The dirt roads that wound out of the dry pale grass and crazy (to a New Englander) green sage, infinite small tufts, these roads crossing the tracks pale red, the striped hills with blackish tops stood suddenly out on the plains, whole groups and sometimes only these hills but always the sage. I hung in the door, let the wind of the moving freight batter my face, occasionally had a pull of Irish whiskey, that faithful Bushmills, which still [now!] brings back the freights with any sip. The floor of the box was covered with flour and the usual lumber, metal strapping, and so on, but going barefoot, the flour and dirt formed a thick crust on my soles, which later, using a sharp knife to remove, I cut my toes with three scraping sweeps before I saw the blood and felt the pain. Days later a hobo would tell me that I had the dirtiest feet he had ever seen. You will never be dirtier than on a freight train.
The freight kept pounding away; as long as we are moving I’m happy. We reached Montana at Wibaux. Many towns in the West that touch the tracks have grain storage buildings and many times with the name of the town and some farmer co-op name is lettered on the side of the clapboards. These bring a certain but undefinable emotion as I see them rise up in the distance, wavering unattached to the plains like ghosts at first, and then while passing read their faded white letters against the pealing red paint, watch them diminish in the distance again all to the pounding sound of the slowing and then accelerating freight train. I get an unusually clear sense about towns because I pass beside them rather than through as you would when driving. The rail yards are usually on the outskirts of towns and near the poorer section, and this only increases my understanding through this unusual overview.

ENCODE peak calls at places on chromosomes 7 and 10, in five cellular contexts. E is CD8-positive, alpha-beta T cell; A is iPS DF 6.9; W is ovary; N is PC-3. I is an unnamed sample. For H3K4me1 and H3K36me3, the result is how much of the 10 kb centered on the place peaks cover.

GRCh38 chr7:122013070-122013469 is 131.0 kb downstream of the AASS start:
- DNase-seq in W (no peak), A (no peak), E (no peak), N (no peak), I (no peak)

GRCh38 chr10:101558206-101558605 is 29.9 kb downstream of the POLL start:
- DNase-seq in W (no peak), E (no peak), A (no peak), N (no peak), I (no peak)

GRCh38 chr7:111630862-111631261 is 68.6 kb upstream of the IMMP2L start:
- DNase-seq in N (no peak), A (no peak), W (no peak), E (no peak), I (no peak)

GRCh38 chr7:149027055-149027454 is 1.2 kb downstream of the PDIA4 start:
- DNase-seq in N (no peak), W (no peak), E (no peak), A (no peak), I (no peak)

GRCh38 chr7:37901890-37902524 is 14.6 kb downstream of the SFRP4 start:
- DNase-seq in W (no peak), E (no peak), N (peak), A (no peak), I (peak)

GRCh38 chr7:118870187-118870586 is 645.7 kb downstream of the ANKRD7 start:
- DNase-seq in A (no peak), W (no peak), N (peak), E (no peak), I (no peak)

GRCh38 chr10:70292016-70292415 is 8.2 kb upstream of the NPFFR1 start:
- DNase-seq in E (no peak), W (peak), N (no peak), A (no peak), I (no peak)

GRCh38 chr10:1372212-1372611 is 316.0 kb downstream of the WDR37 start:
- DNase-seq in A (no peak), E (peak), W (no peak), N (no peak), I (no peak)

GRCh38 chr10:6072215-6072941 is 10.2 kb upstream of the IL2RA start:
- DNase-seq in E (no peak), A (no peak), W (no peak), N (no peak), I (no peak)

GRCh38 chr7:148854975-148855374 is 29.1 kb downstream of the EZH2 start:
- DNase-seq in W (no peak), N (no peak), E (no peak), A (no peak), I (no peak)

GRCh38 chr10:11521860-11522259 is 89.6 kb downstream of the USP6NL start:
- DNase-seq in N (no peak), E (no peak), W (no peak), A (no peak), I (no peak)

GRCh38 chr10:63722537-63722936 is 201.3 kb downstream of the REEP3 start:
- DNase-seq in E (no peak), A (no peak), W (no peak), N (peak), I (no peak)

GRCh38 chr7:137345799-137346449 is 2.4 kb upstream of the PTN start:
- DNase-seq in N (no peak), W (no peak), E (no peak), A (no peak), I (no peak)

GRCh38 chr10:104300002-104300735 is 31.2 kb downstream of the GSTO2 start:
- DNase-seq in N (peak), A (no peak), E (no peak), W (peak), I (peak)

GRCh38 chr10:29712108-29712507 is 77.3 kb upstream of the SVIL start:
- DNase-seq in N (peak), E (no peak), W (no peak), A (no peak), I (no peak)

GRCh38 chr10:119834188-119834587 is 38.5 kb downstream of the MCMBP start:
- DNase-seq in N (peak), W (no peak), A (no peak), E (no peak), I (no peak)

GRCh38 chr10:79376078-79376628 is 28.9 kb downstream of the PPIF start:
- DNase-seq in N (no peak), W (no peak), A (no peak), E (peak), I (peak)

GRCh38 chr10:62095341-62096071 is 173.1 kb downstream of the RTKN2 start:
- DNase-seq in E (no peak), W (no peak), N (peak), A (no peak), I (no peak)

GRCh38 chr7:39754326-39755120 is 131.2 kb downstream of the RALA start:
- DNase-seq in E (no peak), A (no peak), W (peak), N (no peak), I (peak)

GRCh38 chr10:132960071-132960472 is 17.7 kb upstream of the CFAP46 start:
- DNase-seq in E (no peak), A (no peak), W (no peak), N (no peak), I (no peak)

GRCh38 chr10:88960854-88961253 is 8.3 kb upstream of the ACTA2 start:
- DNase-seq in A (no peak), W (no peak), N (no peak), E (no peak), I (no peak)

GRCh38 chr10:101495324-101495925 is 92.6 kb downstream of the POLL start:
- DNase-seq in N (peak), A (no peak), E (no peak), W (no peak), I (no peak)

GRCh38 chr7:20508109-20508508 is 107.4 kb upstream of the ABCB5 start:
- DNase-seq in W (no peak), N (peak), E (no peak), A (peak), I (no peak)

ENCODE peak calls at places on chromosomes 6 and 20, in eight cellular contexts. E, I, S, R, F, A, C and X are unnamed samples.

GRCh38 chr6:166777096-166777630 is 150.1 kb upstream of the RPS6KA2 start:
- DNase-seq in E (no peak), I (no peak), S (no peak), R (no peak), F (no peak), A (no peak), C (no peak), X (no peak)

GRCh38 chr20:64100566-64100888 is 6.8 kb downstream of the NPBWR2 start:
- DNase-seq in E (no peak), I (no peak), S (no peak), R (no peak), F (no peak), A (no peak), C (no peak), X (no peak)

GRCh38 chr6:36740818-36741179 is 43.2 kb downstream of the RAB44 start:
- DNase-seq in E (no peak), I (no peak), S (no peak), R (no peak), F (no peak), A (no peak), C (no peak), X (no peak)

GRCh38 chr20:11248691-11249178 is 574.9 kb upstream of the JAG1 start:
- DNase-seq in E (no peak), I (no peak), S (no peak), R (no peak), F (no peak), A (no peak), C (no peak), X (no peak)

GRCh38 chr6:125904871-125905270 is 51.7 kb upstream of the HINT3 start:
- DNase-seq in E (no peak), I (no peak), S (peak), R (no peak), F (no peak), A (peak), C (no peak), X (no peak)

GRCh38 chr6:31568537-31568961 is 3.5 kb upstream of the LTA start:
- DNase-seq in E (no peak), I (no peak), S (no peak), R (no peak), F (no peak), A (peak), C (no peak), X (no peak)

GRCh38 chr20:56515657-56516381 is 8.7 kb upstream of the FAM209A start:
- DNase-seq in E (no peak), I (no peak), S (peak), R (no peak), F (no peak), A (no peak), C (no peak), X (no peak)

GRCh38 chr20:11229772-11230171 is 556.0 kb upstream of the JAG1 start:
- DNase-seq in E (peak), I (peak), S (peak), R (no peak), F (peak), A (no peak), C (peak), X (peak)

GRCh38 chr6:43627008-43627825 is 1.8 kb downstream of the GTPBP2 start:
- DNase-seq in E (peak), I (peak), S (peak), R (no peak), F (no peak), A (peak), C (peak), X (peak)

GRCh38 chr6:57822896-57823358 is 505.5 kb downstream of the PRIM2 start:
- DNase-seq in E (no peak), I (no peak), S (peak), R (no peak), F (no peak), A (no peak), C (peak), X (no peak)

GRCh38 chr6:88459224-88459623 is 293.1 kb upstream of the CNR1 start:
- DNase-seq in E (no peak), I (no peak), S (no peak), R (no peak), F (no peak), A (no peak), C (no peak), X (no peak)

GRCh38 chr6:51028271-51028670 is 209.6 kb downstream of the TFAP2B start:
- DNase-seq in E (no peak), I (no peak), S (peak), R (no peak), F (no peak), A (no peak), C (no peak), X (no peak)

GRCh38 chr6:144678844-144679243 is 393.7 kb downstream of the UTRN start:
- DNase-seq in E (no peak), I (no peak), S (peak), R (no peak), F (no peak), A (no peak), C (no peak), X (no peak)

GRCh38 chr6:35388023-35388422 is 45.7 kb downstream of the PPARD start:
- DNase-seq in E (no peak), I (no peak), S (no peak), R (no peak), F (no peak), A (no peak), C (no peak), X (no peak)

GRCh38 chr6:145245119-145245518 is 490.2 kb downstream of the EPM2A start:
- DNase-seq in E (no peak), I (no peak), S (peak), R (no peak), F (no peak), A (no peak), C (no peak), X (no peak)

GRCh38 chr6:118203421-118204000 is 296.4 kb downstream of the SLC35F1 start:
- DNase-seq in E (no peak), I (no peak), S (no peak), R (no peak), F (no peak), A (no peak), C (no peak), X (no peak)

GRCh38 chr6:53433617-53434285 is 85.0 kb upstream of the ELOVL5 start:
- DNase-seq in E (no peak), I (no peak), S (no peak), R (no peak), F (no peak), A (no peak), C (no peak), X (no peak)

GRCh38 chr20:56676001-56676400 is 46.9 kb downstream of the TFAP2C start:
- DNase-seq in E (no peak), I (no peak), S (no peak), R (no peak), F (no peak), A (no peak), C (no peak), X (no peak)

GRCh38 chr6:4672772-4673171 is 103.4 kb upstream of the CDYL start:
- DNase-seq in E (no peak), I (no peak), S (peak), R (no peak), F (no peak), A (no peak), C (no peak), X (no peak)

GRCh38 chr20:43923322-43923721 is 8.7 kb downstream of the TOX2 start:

The freight started snaking along a huge wandering river by early evening. The water was smoothly flowing along when it suddenly began to chop insanely, trees lashing, smaller ones actually flailing the ground. A black sandstorm struck, the sun through the sand a haunting reddish orb. And with the sand came rain. It all passed very quickly and then the settling sun burned slowly very crimson as darkening plains came up to meet it. I sat in the door drinking whiskey, eating oily Maine sardines. On the evening sun that lit the plywood walls of the boxcar with a pencil I wrote:
Bean rode this box and drank fine Irish whiskey and is the baddest bo anywhere. Minnesota – N. Dakota – Montana July 1980
We made it through Billings only to have the air pulled at Laurel. [This is the favorite sentence of all I have ever written, which was taken from my road journal in 1980.] Spent the night frozen in an empty sided boxcar waiting waiting for a westbound to be made up. A lot of waiting in hoboing. Jack rollers were in the yard, and the few other stray hobos were in a panic. [Jack rollers are cruel men from a nearby city who attempt to rob or kill hobos and tramps knowing no one will ever come after them for the crime. They usually have at least one gun and run in packs.]